Texas Officials Release Water Shortage Plans
Texas Comptroller Susan Combs released a report urging “game-changing” innovations to state water policies to deal with future water shortages.
“We’re a global leader in energy, and we need to be a global leader in water conservation,” Combs said in a media statement accompanying the release of the report.
Planning for Drought Cycles
Texas Water Report: Going Deeper for the Solution points out Texas has for many centuries experienced cycles of periodic severe drought. The Texas Comptroller’s office hopes its report’s recommendation will allow state officials to maximize water supplies during future droughts.
The report states population growth, agricultural activities, and recent drought conditions are diminishing water resources in the state faster than the water is being replenished.
Encouraging New Technologies
In the report’s introduction, Combs states promising new technologies and programs can help Texans stretch their existing water supplies. Combs also champions saltwater desalination, which offers the promise of essentially limitless supplies of fresh water but at significantly higher prices than existing water supplies.
“In many ways, the outlook concerning fresh water could mirror what has happened for oil, another finite resource,” the report states. “Oil markets have been upended in the last few years by vast new supplies brought to market by the application of new technologies, in this case the use of increasingly sophisticated horizontal drilling and hydraulic fracturing techniques.
“And just as importantly,” the report adds, “the rapidly evolving technologies of desalination, water reuse and aquifer storage and recovery may provide us with new supplies of fresh water from either wastewater or vast reserves of brackish (salty) water in Texas aquifers.”
Texas is experiencing a third consecutive year of drought, and reservoirs are only 65 percent full, the lowest since 1990. The report notes the problem will be exacerbated by the state’s expected population increase from 25 million to 46 million by 2060.
The researchers recommend a $25 million state grant program to encourage conservation by local water utilities. They also propose a five-year, $25 million prize program to reward those who develop new, inexpensive sources of drinking water.
Importance of Water Reliability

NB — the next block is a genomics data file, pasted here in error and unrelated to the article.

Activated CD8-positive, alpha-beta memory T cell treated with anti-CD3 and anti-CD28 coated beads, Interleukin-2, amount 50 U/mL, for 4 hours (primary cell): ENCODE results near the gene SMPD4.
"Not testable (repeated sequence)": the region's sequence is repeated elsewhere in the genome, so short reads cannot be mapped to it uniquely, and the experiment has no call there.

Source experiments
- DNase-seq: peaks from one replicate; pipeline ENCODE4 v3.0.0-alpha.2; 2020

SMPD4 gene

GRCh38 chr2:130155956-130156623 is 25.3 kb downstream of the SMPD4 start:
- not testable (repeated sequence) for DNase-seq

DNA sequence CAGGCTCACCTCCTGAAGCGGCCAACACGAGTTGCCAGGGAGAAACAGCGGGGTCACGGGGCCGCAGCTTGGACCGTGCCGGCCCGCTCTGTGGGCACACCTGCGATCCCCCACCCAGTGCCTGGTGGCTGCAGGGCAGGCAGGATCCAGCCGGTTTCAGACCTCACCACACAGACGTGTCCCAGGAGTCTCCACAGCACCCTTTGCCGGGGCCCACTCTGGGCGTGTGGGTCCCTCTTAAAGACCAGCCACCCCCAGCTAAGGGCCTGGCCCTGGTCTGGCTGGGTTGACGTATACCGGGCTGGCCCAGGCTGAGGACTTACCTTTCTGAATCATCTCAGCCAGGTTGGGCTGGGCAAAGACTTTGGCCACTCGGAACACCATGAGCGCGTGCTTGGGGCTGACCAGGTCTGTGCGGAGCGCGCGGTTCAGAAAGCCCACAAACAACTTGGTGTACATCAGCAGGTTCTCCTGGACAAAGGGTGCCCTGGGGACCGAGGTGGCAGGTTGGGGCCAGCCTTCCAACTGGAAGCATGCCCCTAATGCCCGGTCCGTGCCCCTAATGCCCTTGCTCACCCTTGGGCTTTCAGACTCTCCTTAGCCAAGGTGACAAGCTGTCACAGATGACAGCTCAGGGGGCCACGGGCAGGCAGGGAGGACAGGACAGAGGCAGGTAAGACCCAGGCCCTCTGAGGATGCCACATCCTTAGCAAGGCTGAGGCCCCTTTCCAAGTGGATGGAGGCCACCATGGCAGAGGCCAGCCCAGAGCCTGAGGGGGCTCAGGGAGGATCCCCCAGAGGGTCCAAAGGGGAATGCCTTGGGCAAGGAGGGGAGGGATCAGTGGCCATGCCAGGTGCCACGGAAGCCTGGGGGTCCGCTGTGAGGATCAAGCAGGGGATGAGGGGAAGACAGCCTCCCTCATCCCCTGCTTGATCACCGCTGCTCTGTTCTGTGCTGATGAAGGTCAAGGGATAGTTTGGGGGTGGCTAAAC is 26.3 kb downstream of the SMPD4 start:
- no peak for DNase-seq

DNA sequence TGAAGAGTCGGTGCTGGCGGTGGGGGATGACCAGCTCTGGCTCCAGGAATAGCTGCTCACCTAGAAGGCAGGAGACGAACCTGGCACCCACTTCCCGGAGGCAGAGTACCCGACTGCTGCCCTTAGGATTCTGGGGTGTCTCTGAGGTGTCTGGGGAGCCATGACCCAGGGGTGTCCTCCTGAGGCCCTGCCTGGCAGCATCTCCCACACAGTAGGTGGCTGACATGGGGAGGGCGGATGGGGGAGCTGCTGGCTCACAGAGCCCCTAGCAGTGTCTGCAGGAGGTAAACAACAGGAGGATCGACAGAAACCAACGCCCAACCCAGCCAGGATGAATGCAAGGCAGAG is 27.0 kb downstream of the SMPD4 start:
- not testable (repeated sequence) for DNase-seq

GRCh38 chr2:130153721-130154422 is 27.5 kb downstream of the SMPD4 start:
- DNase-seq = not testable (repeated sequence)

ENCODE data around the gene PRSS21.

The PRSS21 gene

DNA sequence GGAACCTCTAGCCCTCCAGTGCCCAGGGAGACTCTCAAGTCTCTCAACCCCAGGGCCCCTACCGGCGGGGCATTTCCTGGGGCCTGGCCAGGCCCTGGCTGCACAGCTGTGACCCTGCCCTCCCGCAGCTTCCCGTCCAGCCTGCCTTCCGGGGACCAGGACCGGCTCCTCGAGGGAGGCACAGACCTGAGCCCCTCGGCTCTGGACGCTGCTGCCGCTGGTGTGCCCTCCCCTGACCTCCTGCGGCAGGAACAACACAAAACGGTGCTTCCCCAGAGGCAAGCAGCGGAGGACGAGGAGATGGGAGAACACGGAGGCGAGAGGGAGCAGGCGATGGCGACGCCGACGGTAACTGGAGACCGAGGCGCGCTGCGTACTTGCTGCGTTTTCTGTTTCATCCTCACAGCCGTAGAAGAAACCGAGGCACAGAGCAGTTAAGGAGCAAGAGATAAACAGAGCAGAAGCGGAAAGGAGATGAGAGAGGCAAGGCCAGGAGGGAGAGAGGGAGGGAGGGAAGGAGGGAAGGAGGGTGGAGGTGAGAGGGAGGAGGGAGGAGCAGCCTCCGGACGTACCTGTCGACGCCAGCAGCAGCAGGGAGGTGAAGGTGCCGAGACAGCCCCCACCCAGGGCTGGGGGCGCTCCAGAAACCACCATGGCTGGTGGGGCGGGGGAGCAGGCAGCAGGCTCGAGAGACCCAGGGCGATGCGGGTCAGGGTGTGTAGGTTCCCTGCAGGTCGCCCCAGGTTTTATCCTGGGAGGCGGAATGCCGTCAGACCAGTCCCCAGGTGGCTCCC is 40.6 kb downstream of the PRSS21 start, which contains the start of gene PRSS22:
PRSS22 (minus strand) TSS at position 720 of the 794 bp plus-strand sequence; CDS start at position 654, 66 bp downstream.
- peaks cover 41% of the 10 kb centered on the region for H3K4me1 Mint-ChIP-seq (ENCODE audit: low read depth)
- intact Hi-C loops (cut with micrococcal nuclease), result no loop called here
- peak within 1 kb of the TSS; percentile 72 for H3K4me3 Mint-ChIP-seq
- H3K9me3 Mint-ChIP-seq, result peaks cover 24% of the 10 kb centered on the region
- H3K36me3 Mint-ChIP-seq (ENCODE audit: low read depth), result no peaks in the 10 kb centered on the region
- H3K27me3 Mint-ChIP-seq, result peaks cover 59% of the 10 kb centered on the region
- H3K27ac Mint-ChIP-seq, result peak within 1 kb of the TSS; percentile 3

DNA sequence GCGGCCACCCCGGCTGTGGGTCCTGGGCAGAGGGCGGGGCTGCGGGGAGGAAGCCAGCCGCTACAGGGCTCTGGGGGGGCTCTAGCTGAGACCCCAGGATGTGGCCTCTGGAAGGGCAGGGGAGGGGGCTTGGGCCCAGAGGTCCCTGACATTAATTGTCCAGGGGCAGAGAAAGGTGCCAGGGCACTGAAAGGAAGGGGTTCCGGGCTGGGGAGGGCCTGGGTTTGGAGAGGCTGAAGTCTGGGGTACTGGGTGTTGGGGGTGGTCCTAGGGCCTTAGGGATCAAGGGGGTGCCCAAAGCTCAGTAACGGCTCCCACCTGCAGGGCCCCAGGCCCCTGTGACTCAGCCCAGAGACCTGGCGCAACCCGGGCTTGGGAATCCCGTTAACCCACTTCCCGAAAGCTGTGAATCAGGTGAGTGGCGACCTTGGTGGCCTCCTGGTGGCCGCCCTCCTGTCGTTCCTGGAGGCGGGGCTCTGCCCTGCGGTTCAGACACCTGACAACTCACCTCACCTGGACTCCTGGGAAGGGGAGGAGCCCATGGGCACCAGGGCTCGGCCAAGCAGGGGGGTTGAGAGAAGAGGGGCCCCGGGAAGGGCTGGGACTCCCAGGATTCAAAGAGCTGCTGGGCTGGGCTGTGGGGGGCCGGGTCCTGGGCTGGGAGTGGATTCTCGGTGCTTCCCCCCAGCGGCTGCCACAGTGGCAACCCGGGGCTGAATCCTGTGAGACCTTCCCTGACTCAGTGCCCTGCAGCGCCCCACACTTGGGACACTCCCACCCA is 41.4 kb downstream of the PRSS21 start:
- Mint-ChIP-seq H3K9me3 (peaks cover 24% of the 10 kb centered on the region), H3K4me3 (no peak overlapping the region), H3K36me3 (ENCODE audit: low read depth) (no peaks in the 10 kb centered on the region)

John Dunn, a Texas physician, lawyer, and policy adviser for The Heartland Institute, says it is important to talk about water development for Texas because of the growth in the economy and population. As the state further increases its economic development and more people are attracted to Texas for jobs, the state is going to need to develop more water resources in order to keep up with demand.
“To put this issue in perspective, Texas has about the same size population as Canada, but nowhere near the amount of lakes and streams. You look at the map of Canada, and that nation looks like it’s a giant water park. If Texas had the water resources that Canada does, the state would not have any water shortage issues,” said Dunn.
Texas Rep. Phil King (R-Weatherford) told Environment & Climate News it is important for Texas officials to ensure water resources do not come up dry. King said as Texas recruits businesses to relocate there, the businesses want to know if the state can meet their water needs.
“They now want to know if you have a water plan in place, because if you’re going to build a $50 million manufacturing plant, people want to know if they’re going to have enough water to carry them 50 years down the road,” said King.
Markets Encourage Reliability, Conservation
H. Sterling Burnett, an independent environmental economist based in Dallas, Texas, says establishing water markets is a less expensive but more reliable way of ensuring abundant future water supplies. For water markets to work, however, property rights must be established, Burnett said.
“As in a lot of places, agriculture is the big user of water in the state of Texas,” said Burnett. “In the past, the water belonged to the farmers and ranchers whose land it was on or under. They could use as much as they wanted, so they had use rights, but they did not have water rights—‘use it or lose it’ was the rule. As cities such as Austin and San Antonio have grown, their need for water for millions of people is increasingly conflicting with farmers’ historic uses.
“We should strengthen the water rights of farmers by taking an average of the two highest usage years over the past 10 years and say, ‘You have rights to this much water annually and it’s yours to use, withdraw, leave in the aquifer, or sell it to the highest bidder’” Burnett explained.
“This doesn’t require any expensive, big-government solution—no new dams, reservoirs, or creating water districts that will be managed by political appointees,” Burnett observed.
Josiah Neeley, a policy analyst at the Armstrong Center for Energy & the Environment at the Texas Public Policy Foundation, says there’s no single solution, such as conservation of water, that will solve this problem. Instead, he recommends eliminating or amending state and federal regulations that prevent effective water resource development. For example, the rules governing inter-basin transfers could be made less onerous, and those covering junior rights for groundwater could be repealed, which would result in more ground water transfers.
“We just need to apply good science and common sense to our laws,” said Neeley.
Kenneth Artz (firstname.lastname@example.org) writes from Dallas, Texas.
Texas Water Report: Going Deeper for the Solution, Texas Comptroller of Public Accounts, Jan. 2014, http://heartland.org/sites/default/files/tx_water_report_0.pdf